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100 Intravenous iron in symptomatic heart failure is safe and cost-effective
  1. James Redfern,
  2. John Hung,
  3. Beverly MacCarthy-Ofosu,
  4. Rachel Goode,
  5. Valerie Wallace,
  6. Clare Quarterman,
  7. Archana Rao
  1. Liverpool Heart and Chest Hopsital


Introduction Heart failure (HF) affects approximately 1 million people in the UK, adversely affecting quality of life, functional capacity and cognitive health. This results in frequent hospitalisation and significant healthcare costs1, 2. Iron deficiency complicates heart failure in approximately 50% of patients3, and is increasingly recognised as a significant contributor to morbidity in this group. Intravenous ferric carboxymaltose (FCM) has been shown to improve quality of life (New York Heart Association [NYHA] class and Kansas City Cardiomyopathy Questionnaire [KCCQ]), performance in 6-minute walk test (6MWT), reduce hospitalisations, and is reflected in international guidelines4-7. We aimed to assess the feasibility, safety and cost implications of establishing an IV iron service for patients with HF in a large tertiary cardiology centre.

Method Over a 6-month period (July-December 2019), outpatients with symptomatic heart failure (NYHA class ≥2) and severe left ventricular systolic dysfunction (LVEF ≤40%) were screened, and serum iron studies performed. Patients with iron deficiency (ferritin <100ug/mL or 100-300ug/mL and transferrin saturation [TSAT] <20%) were included and were excluded if polycythaemic (Hb ≥150g/L) or if there was evidence of active infection. A course of FCM was administered according to newly developed local protocols within the infrastructure of the existing IV iron service. Quality of life scores (NYHA and KCCQ) and serum measures of iron deficiency (Ferritin, TSAT, Hb) were compared at baseline and 12 weeks. All patients were monitored for anaphylaxis. The financial impact was calculated by subtracting the total cost of administration (day case admission, drug administration, staff time, consumables) from the received tariff.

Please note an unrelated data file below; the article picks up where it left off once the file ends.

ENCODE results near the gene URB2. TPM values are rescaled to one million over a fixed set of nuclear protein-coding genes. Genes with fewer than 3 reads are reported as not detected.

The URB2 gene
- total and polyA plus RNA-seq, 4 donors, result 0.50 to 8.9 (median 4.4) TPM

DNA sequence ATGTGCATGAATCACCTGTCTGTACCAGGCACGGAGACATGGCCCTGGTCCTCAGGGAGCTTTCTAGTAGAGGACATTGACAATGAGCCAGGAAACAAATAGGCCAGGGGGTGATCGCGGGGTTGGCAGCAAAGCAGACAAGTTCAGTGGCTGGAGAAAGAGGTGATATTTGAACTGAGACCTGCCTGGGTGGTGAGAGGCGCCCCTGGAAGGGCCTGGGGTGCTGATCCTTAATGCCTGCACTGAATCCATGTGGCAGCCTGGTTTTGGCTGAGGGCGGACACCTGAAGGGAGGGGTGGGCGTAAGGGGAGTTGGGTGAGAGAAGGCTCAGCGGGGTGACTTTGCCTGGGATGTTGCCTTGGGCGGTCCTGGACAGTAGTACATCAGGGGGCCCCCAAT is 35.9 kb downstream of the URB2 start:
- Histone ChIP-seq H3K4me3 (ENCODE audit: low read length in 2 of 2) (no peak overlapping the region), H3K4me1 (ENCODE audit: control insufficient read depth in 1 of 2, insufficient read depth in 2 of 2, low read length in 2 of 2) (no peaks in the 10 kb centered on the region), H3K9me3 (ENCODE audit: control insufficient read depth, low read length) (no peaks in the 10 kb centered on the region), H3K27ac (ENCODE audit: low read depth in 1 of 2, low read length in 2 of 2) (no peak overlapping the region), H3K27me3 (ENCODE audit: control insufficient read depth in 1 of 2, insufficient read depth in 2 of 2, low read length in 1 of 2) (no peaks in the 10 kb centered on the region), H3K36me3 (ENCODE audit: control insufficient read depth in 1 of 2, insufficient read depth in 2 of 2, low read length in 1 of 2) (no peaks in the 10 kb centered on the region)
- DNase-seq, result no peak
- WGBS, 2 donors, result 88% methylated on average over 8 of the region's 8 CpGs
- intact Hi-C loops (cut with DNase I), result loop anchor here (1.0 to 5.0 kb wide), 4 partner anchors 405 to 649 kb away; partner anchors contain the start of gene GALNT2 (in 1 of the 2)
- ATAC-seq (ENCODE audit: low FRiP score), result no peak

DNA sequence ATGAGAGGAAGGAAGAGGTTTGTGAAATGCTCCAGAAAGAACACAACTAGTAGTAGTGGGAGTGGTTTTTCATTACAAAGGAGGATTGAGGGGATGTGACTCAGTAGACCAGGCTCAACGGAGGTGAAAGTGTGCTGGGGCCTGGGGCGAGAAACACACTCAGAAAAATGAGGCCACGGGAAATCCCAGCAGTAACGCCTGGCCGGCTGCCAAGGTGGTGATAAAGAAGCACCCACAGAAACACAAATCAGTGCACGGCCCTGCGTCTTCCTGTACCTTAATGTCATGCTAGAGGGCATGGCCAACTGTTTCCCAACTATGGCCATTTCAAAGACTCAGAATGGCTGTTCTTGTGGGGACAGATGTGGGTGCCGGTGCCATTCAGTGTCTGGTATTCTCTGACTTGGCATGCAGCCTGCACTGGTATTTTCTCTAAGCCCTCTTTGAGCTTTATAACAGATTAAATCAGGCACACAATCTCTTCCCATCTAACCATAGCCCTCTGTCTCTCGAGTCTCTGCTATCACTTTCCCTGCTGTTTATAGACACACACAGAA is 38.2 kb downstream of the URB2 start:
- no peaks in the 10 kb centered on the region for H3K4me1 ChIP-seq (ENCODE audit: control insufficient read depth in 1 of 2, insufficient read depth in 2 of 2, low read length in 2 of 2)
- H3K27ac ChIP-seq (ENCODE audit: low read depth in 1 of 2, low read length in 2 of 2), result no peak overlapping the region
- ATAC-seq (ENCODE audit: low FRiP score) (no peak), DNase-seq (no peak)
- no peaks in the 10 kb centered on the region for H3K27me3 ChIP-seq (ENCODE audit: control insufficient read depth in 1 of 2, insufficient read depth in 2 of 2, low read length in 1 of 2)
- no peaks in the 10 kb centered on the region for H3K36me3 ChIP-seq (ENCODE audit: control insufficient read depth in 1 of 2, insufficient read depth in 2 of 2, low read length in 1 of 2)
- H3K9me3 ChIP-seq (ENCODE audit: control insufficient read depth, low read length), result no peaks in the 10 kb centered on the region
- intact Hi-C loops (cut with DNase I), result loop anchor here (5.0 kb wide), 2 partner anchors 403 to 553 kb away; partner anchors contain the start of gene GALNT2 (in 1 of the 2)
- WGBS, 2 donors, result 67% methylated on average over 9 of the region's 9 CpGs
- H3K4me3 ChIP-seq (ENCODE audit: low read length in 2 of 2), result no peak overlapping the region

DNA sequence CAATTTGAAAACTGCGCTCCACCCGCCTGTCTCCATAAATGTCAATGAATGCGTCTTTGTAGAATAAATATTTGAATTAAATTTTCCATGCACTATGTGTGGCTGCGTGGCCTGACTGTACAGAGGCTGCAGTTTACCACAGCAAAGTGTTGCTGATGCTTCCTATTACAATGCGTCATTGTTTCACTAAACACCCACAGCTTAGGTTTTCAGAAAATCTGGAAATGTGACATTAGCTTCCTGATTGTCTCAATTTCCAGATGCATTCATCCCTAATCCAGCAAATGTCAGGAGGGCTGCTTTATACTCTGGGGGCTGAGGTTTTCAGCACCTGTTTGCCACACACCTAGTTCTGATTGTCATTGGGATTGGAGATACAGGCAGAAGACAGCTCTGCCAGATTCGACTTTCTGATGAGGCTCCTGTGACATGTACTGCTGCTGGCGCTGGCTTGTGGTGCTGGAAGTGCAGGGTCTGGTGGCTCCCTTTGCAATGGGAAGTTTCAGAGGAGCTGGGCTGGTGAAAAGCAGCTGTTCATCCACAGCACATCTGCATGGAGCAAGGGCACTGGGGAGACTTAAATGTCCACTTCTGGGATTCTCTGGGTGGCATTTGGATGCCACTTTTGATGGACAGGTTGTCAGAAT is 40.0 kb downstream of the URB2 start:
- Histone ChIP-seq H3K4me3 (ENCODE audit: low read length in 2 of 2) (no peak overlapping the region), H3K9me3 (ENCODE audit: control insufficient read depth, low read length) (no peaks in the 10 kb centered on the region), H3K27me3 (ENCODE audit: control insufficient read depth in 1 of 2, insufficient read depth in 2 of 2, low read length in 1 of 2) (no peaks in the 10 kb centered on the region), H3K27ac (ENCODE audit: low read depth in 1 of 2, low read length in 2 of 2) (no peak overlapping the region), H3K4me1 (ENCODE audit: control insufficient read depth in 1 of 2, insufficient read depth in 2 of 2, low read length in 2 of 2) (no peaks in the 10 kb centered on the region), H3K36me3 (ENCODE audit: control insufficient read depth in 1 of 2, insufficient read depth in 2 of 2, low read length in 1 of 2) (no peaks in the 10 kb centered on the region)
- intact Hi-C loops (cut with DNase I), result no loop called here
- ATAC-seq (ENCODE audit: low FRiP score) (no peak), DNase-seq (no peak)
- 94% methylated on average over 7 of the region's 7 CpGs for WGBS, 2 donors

Results Fifty-two patients underwent IV iron replacement (69% male, mean age 66 years) with no significant adverse events or hospital admissions. The financial impact to the trust was a net income of £55 per patient (FCM treatment £290, remuneration £345). Ferritin increased significantly 83.3ug/L to 433ug/L (p<0.0001) as did TSAT, 18% to 30% (p<0.0001) and Hb, 126g/L to 135g/L (p<0.01)[Figure 1]. Mean NYHA class and KCCQ scores were unchanged (2.5 to 2.3 [p=0.09] and 35-36 [p=0.68] respectively).

Conclusion Utilisation of the existing iron infusion service facilitated the delivery of IV iron replacement for patients with heart failure with little need for additional training and resources. Delivery of the service did not incur additional cost to the trust and in fact there was a small net gain. In-keeping with published data we demonstrated comparable improvements in serum iron parameters and a trend towards improvement in NYHA class.

IV iron replacement with FCM is safe and affordable and should be considered in all iron deficient patients with symptomatic heart failure.

Conflict of Interest Yes - recieved honorarium from Vifor

  • Iron
  • Heart Failure
  • Service development

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